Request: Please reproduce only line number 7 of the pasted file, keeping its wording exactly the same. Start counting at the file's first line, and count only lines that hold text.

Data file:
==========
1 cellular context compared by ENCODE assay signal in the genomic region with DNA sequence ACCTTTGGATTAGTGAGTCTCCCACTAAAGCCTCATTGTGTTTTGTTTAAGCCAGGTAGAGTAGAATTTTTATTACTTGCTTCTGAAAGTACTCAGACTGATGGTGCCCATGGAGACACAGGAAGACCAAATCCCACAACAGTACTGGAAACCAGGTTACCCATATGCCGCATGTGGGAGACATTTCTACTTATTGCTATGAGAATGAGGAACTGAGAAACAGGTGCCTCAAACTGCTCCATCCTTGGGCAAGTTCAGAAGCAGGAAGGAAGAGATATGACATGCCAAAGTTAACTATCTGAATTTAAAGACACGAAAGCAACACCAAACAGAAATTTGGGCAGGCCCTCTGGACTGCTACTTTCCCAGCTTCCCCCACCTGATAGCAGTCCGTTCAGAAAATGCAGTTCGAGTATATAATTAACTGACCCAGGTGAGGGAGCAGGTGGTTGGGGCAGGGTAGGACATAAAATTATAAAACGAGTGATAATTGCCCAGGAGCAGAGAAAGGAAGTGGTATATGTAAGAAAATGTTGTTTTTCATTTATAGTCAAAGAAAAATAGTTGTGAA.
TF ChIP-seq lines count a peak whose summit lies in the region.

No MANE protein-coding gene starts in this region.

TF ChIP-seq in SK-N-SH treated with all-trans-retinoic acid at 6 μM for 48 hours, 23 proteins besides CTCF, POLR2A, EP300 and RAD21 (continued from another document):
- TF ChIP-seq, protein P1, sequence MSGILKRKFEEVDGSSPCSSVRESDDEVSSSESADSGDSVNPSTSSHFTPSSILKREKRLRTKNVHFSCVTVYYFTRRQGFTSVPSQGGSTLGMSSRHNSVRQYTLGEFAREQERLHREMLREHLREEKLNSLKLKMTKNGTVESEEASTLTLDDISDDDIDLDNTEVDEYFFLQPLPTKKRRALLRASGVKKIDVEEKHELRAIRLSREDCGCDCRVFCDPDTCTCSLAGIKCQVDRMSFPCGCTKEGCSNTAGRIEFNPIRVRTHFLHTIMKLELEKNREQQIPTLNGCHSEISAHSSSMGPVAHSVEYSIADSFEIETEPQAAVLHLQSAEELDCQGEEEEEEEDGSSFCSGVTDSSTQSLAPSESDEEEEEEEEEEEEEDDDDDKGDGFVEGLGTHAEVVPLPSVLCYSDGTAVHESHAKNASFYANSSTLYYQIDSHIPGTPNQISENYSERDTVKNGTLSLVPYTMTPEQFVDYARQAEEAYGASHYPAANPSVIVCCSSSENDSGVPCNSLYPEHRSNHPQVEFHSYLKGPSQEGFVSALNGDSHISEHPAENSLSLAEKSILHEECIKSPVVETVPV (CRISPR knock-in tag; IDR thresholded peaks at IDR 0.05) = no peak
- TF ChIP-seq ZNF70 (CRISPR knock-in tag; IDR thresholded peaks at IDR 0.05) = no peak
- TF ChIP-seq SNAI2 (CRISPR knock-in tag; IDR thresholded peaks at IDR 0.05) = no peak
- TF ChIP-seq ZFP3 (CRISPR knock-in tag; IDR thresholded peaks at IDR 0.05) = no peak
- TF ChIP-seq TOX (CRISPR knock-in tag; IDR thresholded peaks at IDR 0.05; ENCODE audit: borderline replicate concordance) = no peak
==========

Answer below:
- TF ChIP-seq SNAI2 (CRISPR knock-in tag; IDR thresholded peaks at IDR 0.05) = no peak